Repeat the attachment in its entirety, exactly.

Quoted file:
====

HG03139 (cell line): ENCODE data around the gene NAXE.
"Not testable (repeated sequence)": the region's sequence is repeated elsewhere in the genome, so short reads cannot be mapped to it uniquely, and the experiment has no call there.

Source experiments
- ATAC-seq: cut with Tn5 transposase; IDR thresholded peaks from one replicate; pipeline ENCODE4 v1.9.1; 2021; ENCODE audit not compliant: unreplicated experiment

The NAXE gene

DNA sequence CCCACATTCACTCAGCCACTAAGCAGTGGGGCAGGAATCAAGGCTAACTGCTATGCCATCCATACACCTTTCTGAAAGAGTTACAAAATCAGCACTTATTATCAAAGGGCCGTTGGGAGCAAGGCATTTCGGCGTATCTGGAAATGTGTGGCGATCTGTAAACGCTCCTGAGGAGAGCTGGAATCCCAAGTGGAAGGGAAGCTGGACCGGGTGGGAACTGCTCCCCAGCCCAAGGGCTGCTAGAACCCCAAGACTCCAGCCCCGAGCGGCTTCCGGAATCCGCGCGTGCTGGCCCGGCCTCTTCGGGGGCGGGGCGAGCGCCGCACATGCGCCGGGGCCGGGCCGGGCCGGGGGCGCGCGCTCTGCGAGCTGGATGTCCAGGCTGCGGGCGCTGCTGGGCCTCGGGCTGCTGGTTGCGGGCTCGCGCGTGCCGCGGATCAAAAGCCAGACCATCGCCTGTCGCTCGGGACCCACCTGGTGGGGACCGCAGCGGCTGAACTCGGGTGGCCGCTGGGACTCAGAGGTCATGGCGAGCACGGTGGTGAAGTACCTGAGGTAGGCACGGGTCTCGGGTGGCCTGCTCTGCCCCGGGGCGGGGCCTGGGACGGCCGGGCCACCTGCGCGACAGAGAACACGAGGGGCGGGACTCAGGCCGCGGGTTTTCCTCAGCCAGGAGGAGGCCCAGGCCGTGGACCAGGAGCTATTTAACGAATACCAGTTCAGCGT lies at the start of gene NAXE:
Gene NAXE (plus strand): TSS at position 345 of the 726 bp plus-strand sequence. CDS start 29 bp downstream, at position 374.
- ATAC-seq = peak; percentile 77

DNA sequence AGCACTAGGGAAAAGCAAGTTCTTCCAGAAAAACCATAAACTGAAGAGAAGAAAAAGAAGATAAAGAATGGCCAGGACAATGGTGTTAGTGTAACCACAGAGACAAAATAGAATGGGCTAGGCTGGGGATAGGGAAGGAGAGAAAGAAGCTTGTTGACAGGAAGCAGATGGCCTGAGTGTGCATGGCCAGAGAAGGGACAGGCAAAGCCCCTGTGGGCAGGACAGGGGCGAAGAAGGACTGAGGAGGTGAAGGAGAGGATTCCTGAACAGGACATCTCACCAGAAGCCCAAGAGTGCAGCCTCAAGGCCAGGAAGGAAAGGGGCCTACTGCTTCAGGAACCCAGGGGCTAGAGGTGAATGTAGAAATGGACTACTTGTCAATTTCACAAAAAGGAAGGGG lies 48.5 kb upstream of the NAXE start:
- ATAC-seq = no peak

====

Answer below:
HG03139 (cell line): ENCODE data around the gene NAXE.
"Not testable (repeated sequence)": the region's sequence is repeated elsewhere in the genome, so short reads cannot be mapped to it uniquely, and the experiment has no call there.

Source experiments
- ATAC-seq: cut with Tn5 transposase; IDR thresholded peaks from one replicate; pipeline ENCODE4 v1.9.1; 2021; ENCODE audit not compliant: unreplicated experiment

The NAXE gene

DNA sequence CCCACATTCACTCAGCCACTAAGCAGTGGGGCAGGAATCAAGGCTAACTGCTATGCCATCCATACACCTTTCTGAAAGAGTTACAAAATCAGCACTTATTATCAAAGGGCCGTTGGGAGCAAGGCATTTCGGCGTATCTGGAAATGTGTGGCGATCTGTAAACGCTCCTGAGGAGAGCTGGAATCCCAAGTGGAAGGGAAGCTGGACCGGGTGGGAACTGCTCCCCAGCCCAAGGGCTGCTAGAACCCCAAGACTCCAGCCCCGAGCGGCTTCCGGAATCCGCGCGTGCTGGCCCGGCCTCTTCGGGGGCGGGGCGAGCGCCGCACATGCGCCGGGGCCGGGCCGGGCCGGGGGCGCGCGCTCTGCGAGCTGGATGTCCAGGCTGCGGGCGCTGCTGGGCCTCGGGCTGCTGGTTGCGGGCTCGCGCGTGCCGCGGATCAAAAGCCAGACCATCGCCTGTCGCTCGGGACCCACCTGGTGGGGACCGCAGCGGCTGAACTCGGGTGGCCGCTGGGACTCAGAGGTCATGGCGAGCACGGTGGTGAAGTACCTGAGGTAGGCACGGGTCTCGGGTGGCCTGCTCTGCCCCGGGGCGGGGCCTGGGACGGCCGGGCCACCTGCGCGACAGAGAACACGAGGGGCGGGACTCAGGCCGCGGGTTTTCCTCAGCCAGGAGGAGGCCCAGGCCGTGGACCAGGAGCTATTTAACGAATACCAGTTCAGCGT lies at the start of gene NAXE:
Gene NAXE (plus strand): TSS at position 345 of the 726 bp plus-strand sequence. CDS start 29 bp downstream, at position 374.
- ATAC-seq = peak; percentile 77

DNA sequence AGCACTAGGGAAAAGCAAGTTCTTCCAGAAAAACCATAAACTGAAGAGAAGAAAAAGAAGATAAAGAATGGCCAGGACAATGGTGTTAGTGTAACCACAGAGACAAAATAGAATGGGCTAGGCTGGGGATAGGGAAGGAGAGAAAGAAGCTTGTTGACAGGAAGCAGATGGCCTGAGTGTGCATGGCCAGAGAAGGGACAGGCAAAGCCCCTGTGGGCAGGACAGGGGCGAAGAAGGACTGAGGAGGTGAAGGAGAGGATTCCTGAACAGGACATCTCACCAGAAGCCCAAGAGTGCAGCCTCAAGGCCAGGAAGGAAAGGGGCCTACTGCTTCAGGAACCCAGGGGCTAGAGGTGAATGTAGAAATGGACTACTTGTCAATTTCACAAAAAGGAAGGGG lies 48.5 kb upstream of the NAXE start:
- ATAC-seq = no peak